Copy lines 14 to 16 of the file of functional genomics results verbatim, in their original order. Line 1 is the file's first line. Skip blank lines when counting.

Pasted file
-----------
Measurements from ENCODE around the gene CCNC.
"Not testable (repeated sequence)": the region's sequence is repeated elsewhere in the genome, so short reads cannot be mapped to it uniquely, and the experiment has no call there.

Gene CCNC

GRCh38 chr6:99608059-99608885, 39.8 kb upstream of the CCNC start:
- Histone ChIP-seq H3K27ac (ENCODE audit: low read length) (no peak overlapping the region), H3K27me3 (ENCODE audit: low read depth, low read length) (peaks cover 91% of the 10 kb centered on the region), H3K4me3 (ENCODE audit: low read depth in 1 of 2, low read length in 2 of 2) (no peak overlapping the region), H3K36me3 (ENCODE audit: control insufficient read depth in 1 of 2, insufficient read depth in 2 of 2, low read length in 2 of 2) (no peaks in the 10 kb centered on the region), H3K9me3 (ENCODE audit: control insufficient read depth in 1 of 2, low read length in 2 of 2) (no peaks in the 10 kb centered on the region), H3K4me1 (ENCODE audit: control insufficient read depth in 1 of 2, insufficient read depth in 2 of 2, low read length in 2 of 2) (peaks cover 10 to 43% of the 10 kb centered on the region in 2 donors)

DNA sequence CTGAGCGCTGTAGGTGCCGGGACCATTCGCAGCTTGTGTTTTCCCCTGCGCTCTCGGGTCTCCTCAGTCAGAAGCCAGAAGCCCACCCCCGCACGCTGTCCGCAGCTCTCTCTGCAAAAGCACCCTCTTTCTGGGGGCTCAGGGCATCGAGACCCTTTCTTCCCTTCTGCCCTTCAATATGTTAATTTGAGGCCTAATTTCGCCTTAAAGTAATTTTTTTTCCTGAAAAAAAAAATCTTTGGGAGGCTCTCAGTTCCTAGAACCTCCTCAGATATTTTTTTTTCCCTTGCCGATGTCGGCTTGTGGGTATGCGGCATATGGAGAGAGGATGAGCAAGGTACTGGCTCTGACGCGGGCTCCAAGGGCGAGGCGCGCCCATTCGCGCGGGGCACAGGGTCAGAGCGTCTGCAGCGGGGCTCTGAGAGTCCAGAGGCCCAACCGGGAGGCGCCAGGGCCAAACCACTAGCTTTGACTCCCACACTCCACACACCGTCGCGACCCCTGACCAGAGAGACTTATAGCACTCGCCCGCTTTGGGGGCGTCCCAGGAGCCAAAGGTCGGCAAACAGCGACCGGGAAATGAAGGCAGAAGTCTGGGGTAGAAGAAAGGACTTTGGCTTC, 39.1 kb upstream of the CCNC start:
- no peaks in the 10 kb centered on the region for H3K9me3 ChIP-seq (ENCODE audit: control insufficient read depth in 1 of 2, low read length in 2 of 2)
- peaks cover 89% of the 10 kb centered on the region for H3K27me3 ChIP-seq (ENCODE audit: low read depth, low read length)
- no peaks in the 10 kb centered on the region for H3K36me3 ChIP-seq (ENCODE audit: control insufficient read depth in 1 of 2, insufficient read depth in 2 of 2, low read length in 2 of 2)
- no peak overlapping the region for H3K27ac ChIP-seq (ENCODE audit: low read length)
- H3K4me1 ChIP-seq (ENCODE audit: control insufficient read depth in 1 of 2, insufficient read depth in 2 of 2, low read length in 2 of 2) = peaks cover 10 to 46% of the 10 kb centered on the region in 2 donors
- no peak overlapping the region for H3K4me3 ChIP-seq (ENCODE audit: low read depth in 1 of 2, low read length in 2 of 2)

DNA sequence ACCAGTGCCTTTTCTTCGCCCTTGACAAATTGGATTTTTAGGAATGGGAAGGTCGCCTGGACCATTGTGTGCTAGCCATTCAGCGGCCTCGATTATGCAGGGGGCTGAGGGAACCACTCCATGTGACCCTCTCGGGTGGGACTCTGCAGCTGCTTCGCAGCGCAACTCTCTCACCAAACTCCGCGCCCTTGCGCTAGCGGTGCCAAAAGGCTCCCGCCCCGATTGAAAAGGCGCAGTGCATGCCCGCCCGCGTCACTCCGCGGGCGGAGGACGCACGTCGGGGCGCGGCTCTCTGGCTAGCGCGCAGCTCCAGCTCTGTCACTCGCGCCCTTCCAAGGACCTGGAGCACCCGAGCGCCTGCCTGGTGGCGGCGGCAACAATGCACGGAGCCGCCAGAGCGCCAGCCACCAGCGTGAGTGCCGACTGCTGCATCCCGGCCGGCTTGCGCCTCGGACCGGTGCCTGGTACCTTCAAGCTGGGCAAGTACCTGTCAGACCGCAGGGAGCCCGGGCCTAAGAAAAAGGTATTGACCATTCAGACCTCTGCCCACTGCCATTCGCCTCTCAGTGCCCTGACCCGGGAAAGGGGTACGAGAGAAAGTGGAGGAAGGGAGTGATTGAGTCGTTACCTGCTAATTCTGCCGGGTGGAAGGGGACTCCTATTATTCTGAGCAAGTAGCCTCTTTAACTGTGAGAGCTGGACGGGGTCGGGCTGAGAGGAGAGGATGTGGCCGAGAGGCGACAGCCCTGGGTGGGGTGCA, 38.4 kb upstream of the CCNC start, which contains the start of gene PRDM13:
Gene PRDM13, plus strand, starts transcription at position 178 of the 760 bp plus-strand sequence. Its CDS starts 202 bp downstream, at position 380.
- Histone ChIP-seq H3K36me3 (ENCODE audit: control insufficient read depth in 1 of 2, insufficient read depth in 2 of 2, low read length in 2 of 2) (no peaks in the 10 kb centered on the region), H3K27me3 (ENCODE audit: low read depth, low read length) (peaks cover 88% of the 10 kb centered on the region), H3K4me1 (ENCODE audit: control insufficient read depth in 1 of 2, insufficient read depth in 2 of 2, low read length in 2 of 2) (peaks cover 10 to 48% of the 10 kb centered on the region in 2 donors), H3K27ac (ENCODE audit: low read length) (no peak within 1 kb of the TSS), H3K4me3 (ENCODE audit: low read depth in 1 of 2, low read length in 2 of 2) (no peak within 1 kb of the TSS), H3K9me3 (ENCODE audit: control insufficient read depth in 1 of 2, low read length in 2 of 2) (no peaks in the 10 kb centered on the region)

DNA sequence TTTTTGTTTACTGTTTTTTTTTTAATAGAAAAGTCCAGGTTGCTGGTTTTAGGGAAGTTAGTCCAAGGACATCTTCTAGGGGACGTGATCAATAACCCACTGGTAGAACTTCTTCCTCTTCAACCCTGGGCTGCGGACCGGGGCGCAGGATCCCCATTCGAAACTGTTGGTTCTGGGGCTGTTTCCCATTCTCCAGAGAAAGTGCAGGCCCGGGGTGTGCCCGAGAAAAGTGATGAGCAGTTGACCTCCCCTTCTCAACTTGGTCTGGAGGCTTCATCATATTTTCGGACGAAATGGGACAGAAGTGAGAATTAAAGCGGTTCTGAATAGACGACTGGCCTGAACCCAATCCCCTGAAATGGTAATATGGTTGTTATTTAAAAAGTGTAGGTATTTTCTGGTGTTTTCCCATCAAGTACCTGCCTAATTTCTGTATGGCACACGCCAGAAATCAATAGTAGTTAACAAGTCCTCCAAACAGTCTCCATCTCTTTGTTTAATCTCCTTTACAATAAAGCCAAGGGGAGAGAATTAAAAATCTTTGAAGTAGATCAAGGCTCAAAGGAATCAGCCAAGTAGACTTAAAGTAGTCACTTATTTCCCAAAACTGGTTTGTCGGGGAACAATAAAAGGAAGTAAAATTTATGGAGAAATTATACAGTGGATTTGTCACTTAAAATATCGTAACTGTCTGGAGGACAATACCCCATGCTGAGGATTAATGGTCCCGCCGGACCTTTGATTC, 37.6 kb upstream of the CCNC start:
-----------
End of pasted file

Gene PRDM13, plus strand, starts transcription at position 178 of the 760 bp plus-strand sequence. Its CDS starts 202 bp downstream, at position 380.
- Histone ChIP-seq H3K36me3 (ENCODE audit: control insufficient read depth in 1 of 2, insufficient read depth in 2 of 2, low read length in 2 of 2) (no peaks in the 10 kb centered on the region), H3K27me3 (ENCODE audit: low read depth, low read length) (peaks cover 88% of the 10 kb centered on the region), H3K4me1 (ENCODE audit: control insufficient read depth in 1 of 2, insufficient read depth in 2 of 2, low read length in 2 of 2) (peaks cover 10 to 48% of the 10 kb centered on the region in 2 donors), H3K27ac (ENCODE audit: low read length) (no peak within 1 kb of the TSS), H3K4me3 (ENCODE audit: low read depth in 1 of 2, low read length in 2 of 2) (no peak within 1 kb of the TSS), H3K9me3 (ENCODE audit: control insufficient read depth in 1 of 2, low read length in 2 of 2) (no peaks in the 10 kb centered on the region)

DNA sequence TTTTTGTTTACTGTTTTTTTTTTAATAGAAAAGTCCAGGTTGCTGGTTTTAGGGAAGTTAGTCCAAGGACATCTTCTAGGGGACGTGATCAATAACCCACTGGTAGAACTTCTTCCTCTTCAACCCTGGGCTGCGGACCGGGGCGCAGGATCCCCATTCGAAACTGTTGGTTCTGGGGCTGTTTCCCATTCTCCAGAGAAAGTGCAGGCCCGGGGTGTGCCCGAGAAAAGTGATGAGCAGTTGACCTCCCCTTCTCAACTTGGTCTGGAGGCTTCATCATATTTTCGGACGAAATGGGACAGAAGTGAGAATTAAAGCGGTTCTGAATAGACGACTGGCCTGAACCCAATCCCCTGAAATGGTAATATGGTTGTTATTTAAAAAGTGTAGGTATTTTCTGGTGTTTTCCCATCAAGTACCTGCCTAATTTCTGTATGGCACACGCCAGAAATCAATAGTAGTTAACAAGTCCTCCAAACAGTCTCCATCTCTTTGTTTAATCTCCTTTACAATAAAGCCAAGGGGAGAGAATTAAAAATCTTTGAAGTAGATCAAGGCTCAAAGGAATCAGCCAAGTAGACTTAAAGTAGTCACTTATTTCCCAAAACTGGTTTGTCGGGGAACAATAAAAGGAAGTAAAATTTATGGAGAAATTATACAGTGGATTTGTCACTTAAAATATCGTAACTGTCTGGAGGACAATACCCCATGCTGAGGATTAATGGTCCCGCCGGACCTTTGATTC, 37.6 kb upstream of the CCNC start: